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Turkish Parliament approves military action in Iraq

Thursday, October 18, 2007

Flag of Turkey.

On Wednesday, Turkey's Grand National Assembly voted 507-19 to authorize sending troops into northern Iraq to pursue Kurdish rebels. Although the authorization is valid for one year, Turkish officials made clear that it would not necessarily result in military action. Both the United States and Iraq have recently warned Turkey against such an incursion.

Turkish Prime Minister Recep Tayyip Erdoğan said that although the motion does not indicate that a military operation is imminent, it is necessary for Turkey to be able to respond to bomb attacks which have been blamed on Kurdistan Workers Party (PKK) rebels in Iraq. Turkey has been asking for help in dealing with the PKK for months, and the Turkish public has grown frustrated with America's perceived lack of action on the issue.

Map showing Kurd-inhabited region overlapping national borders.

Both the United States and Iraq have recently warned Turkey against an incursion into Iraq. "The Iraqi government calls on the Turkish government to pursue a diplomatic solution and not a military solution to solve the [problem] of terrorist attacks which our dear neighbor Turkey has witnessed from the PKK," Iraq government spokesperson Ali al-Dabbagh said earlier this week. White House National Security Council spokesman Gordon Johndroe called on Turkey "to continue their discussions with us and the Iraqis and to show restraint from any potentially destabilizing actions."

Responding to the motion, U.S. President George W. Bush urged Turkey not to carry out an attack, saying "[we are] making it clear to Turkey it is not in their interest to send more troops in... there is a better way to deal with the issue."

Syrian President Bashar al-Assad defended Turkey's decision and criticized the U.S. position, saying "It is important to note that the powers that have invaded Iraq are those primarily responsible for the terror activities and attacks because they control the country." "We certainly support and back the decisions by the Turkish government in combat against terror and terror activities," he said.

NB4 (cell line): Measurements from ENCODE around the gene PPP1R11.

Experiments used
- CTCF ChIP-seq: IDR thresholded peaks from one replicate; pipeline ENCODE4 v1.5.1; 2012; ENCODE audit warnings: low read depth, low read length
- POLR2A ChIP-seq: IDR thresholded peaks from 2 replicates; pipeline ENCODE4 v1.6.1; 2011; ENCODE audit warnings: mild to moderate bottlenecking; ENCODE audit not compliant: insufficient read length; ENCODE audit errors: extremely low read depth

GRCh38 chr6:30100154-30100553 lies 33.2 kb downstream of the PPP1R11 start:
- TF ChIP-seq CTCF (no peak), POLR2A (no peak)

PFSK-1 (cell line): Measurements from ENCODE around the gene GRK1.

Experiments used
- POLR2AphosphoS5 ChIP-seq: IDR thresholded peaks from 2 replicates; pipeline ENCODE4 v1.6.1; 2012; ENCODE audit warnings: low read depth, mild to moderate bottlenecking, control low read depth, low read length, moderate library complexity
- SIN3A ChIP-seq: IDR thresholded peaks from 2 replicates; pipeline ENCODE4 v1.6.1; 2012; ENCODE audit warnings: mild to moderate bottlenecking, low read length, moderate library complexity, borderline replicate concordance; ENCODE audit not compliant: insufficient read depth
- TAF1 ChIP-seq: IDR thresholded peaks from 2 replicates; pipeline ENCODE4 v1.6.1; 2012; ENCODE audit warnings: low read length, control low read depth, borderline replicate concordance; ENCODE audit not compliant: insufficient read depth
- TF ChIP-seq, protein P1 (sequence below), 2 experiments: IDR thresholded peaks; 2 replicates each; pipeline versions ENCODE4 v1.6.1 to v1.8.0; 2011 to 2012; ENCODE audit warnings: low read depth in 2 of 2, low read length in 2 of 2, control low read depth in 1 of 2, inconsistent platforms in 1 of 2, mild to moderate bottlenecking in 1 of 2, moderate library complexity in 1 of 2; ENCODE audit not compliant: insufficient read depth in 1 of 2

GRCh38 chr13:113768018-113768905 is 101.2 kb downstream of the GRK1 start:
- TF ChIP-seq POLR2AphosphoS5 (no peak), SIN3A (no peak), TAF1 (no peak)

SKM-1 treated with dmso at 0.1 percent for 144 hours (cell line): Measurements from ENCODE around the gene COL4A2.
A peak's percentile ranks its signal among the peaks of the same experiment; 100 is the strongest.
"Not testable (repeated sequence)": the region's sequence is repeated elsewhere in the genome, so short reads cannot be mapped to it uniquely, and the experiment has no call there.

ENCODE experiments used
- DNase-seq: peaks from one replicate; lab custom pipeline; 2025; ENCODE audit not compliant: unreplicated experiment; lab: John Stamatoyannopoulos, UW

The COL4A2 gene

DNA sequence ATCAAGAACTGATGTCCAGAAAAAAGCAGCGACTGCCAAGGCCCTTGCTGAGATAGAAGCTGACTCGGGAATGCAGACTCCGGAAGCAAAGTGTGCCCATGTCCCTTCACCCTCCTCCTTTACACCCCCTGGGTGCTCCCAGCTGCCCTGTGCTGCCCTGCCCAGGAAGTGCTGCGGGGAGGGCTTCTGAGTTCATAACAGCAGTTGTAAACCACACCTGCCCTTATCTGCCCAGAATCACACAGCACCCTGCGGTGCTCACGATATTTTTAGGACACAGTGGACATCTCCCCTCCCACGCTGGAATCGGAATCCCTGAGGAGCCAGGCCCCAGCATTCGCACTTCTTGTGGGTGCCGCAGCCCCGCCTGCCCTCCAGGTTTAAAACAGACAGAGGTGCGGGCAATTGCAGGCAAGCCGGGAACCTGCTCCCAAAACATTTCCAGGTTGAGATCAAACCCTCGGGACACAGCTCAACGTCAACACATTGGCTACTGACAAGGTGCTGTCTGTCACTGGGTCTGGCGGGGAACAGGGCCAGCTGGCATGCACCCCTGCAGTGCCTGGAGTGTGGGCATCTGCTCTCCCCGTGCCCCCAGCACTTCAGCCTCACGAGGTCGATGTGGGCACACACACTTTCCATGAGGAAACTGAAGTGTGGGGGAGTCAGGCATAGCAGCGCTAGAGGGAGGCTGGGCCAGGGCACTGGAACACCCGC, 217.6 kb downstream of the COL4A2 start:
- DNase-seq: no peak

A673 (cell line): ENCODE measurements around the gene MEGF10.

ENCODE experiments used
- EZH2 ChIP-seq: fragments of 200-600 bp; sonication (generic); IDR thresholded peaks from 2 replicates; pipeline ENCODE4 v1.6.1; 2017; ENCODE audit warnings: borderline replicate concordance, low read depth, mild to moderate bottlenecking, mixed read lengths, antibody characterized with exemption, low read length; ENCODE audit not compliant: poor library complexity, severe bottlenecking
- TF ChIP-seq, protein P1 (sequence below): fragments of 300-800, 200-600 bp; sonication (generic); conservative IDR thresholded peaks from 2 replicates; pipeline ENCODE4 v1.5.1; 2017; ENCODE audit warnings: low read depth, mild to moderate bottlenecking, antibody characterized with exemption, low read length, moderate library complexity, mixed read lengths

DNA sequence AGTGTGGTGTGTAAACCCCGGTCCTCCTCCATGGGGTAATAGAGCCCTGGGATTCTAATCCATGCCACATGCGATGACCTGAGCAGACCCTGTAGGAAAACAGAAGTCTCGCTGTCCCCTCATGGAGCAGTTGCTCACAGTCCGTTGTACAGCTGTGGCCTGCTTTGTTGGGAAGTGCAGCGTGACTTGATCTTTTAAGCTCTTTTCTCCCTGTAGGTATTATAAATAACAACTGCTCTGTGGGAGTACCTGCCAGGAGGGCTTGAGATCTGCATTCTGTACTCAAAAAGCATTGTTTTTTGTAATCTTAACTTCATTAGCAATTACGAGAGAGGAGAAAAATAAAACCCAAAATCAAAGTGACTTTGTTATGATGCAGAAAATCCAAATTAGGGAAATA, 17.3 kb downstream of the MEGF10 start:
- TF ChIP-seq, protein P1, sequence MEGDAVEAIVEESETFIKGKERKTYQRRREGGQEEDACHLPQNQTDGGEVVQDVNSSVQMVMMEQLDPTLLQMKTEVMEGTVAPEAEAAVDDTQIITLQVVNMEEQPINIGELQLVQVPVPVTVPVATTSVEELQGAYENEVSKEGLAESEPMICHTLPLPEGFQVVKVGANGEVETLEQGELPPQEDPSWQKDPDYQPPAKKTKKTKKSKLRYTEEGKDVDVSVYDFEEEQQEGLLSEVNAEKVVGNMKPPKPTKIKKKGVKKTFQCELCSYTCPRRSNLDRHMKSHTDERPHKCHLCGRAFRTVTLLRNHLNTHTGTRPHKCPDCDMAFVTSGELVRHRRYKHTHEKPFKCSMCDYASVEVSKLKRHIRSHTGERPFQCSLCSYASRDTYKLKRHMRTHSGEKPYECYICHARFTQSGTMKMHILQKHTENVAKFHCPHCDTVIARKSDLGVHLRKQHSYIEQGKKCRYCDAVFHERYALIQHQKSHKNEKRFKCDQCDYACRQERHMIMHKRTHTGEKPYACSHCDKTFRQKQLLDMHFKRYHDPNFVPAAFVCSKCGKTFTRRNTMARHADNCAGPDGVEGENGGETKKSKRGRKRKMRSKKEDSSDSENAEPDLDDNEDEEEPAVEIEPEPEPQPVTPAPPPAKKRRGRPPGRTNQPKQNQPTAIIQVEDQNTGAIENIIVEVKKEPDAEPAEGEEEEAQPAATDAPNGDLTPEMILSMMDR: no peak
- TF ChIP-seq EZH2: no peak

Murat Karayilan, the leader of the armed wing of the PKK, warned Turkey of the consequences of an attack in an interview with The Times. "If the Turkish Army attacks Iraqi Kurdistan we will struggle and resist against this until the end," he said. Karayilan nevertheless said he hoped that the crisis could be resolved peacefully but continues attacks on Turkish soldiers, killing 12 in an ambush yesterday.

U.S.-Turkish relations have been strained recently after a U.S. House of Representatives resolution passed committee, labeling the World War I era killings of up to 1.5 million Armenians by the Ottoman Empire as "genocide". Turkey strongly disputes these claims. Majority Leader Nancy Pelosi says the US House of Representatives will vote on the resolution "soon."

President Bush criticized the resolution at a press conference on Wednesday, saying "One thing Congress should not be doing is sorting out the historical record of the Ottoman Empire."


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